2. By section 2614 of our Code, if a person die domiciled in another state and letters are granted, there and none are issued here, the administrator or executrix may institute his suit in any court of this state. The following section in our Code provides that pending the action a properly authenticated exemplification of the letters testamentary or of administration shall be filed with the clerk of the court to become a part of the record: Code, section 2615. The language of section 2614 of the Code is “may institute his suit," and not "may be made a party to a suit already instituted." This case is not, then, within the letter of the statute, but as it may be covered by the reason and spirit of the act, we do not put our judgment upon this point.
3, 4. Conceding that a foreign administrator may be made a party to a pending suit under these sections of our Code, the question recurs, have these administrators complied with the terms imposed ? The record shows that they have filed in this case only an exemplified copy of the order of appointment, and have not filel a properly authenticated copy of the letters granted them. By the laws of Alabama the letters of administration are recorded in the probate court, (Code of Alabama, section 2016,) and our statute requires an exempli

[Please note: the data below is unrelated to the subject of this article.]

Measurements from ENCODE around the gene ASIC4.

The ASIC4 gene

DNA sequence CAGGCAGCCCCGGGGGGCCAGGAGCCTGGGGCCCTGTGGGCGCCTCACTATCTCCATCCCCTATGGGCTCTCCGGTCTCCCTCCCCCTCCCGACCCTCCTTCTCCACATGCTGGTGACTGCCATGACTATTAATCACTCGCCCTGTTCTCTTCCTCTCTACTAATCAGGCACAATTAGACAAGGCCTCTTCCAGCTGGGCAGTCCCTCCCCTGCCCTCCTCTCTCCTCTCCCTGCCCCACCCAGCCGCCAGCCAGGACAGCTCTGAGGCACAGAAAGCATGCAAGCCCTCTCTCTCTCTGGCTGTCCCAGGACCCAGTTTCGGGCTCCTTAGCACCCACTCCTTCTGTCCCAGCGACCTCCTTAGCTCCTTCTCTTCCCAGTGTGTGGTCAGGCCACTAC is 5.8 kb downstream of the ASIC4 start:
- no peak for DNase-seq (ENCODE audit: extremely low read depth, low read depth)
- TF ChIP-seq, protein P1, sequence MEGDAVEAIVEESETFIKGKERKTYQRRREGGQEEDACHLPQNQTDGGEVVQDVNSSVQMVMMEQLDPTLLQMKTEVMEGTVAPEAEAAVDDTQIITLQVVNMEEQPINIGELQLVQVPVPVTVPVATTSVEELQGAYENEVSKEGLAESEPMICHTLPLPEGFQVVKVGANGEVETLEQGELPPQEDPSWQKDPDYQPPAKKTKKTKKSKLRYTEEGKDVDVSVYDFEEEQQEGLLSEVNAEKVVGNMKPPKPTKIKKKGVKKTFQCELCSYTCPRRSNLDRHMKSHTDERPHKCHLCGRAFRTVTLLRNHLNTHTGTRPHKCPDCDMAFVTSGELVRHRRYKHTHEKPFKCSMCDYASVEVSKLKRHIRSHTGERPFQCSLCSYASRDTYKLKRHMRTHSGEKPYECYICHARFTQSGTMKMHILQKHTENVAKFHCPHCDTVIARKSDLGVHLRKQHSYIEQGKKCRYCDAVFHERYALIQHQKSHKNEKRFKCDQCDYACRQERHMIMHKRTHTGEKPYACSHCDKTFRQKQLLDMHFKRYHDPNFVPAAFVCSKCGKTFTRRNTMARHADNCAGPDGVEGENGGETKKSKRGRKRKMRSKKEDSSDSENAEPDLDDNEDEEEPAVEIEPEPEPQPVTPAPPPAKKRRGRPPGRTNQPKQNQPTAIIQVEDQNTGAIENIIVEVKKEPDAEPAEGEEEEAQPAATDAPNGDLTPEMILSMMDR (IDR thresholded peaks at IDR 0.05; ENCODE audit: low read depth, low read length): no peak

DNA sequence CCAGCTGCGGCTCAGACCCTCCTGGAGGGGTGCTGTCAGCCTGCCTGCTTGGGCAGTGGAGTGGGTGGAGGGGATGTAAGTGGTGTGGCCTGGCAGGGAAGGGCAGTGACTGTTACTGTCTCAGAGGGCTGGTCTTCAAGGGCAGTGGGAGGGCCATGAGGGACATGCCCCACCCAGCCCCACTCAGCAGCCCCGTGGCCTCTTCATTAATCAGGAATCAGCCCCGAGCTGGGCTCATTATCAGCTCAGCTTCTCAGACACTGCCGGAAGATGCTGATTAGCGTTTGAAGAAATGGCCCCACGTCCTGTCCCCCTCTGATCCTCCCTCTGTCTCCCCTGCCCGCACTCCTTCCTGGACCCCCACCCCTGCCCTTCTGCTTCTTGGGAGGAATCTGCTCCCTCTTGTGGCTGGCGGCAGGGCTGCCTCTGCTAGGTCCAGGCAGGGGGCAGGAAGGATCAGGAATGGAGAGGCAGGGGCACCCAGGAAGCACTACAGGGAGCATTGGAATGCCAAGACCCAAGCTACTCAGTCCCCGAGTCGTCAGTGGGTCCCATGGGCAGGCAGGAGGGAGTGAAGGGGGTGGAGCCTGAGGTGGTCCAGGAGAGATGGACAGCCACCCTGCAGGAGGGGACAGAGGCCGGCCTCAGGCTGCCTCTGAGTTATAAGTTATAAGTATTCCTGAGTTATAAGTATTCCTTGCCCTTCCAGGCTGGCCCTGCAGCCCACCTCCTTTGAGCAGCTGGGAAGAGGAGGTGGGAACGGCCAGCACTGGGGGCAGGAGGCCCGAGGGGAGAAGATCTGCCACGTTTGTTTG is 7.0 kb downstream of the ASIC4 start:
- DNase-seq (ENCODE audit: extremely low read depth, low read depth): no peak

Wheeler vs. Walker.
fication of those letters to be filed here as part of the record. The administrators may have been dismissed or the letters revoked; therefore we think that the entire record of the probate court of Alabama, touching this grant of administration should have been shown, and an exemplification thereof should have been filed with the clerk. The title to this land is in the heirs-at-law of Turner, unless administration on bis estate has vested it in an administrator for the benefit of creditors and heirs, and as the proof shows no grant of letters in Georgia, and as no properly authenticated exemplification of the letters granted in Alabama has been filed in the clerk's office of the court below, the plaintiff showed no title on which he could recover in ejectment, and the non-suit was properly awarded.
55 256 72 204 76 725 79 488)
ALEXANDER W. WHEELER, sheriff, plaintiff in error, vs.
JAMES P. WALKER, defendant in error.
(Bleckley, Judge, having been of counsel, did not preside in this case.)
1. Mandamus was prayed directing the sheriff to accept an affidavit of ille
gallity and to refrain from selling certain property under execution. The petition was presented to the judge in vacation, who ordered the sheriff to accept the illegality or to show cause at the next term of the superior court to the contrary, and in the meantime that he suspend the contemplated sale. To this judgment exception was taken, and the question brought
here for review: Held, that the writ of error should be dismissed as prematurely brought. The
order excepted to was purely interlocutory and not final. 2. The judgment was not an injunction so as to bring the writ of error with
in the provisions of the statute specially applicable to that class of cases. It merely suspended the sale of the property until the petition for mandamus could be finally passed on in term time.
Mandamus. Illegality. Injunction. Practice in the Supreme Court. Before Judge CLARK. Sumter county. At Chambers. July 3d, 1875.